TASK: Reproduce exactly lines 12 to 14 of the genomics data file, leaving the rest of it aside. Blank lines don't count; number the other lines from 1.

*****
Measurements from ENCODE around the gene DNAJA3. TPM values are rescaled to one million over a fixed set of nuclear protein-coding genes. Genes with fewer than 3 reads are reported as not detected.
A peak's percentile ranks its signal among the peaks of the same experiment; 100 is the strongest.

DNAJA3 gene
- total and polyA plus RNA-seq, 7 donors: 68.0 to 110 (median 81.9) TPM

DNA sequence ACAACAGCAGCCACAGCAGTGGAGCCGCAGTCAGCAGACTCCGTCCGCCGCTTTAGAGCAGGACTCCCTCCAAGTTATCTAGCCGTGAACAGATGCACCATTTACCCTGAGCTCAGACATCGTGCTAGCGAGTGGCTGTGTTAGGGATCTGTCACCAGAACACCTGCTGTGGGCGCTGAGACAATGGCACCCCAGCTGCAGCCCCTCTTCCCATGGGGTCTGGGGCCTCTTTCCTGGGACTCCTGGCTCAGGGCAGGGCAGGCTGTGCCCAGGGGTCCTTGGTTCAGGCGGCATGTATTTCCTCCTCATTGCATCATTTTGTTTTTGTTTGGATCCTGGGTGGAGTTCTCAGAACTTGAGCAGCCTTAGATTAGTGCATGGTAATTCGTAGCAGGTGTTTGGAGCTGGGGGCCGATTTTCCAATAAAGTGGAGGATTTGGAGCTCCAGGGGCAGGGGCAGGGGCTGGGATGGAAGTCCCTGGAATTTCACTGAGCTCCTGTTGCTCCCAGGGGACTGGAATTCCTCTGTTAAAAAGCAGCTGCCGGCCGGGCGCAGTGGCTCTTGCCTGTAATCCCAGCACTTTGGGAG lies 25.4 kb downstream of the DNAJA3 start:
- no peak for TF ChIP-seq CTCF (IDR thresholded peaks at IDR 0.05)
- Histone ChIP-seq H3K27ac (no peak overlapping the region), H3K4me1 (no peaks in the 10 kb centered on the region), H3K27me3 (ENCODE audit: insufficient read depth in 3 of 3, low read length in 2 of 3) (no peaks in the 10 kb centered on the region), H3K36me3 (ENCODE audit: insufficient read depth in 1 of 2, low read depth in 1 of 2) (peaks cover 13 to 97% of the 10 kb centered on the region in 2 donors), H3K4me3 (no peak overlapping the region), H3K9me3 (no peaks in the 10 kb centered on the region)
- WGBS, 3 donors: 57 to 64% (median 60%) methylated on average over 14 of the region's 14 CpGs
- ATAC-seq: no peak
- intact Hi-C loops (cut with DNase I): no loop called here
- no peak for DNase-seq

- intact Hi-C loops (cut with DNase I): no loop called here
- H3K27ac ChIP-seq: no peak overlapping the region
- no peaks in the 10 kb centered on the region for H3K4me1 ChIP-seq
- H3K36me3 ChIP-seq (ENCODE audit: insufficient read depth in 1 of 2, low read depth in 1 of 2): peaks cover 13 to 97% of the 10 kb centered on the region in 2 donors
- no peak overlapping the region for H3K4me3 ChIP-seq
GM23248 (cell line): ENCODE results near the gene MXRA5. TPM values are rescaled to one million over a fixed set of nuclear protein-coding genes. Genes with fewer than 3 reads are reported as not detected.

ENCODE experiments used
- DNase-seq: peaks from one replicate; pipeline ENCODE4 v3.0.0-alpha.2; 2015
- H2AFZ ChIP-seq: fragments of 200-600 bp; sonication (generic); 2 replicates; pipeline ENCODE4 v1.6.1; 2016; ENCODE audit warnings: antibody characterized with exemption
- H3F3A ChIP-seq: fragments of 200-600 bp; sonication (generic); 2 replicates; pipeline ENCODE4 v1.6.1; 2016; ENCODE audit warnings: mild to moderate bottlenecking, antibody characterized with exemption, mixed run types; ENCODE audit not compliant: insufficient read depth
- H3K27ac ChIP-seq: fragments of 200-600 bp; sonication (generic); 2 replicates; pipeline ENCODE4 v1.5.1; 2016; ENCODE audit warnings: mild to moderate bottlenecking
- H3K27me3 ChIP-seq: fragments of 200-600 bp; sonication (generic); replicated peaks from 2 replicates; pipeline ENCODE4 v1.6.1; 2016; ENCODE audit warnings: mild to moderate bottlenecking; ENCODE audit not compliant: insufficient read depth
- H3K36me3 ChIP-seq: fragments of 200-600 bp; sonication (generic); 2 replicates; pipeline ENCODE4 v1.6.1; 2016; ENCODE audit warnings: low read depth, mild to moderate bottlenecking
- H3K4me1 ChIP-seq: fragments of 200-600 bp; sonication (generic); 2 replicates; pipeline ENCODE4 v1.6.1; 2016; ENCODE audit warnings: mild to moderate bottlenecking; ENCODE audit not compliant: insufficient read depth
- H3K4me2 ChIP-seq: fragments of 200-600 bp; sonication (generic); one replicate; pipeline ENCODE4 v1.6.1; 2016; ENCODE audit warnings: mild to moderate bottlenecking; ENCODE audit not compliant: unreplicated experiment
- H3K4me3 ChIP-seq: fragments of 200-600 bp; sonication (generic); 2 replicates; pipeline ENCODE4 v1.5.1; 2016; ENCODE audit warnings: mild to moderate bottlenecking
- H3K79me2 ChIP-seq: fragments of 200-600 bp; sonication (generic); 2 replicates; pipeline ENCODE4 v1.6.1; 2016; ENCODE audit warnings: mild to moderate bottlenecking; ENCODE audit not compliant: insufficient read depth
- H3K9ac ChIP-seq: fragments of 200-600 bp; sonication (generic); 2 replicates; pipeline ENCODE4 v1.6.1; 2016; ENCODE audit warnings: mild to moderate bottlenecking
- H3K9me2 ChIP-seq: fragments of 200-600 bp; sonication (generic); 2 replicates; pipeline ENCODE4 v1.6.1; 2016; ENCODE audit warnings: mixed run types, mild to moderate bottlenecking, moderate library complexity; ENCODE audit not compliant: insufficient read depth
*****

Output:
- intact Hi-C loops (cut with DNase I): no loop called here
- H3K27ac ChIP-seq: no peak overlapping the region
- no peaks in the 10 kb centered on the region for H3K4me1 ChIP-seq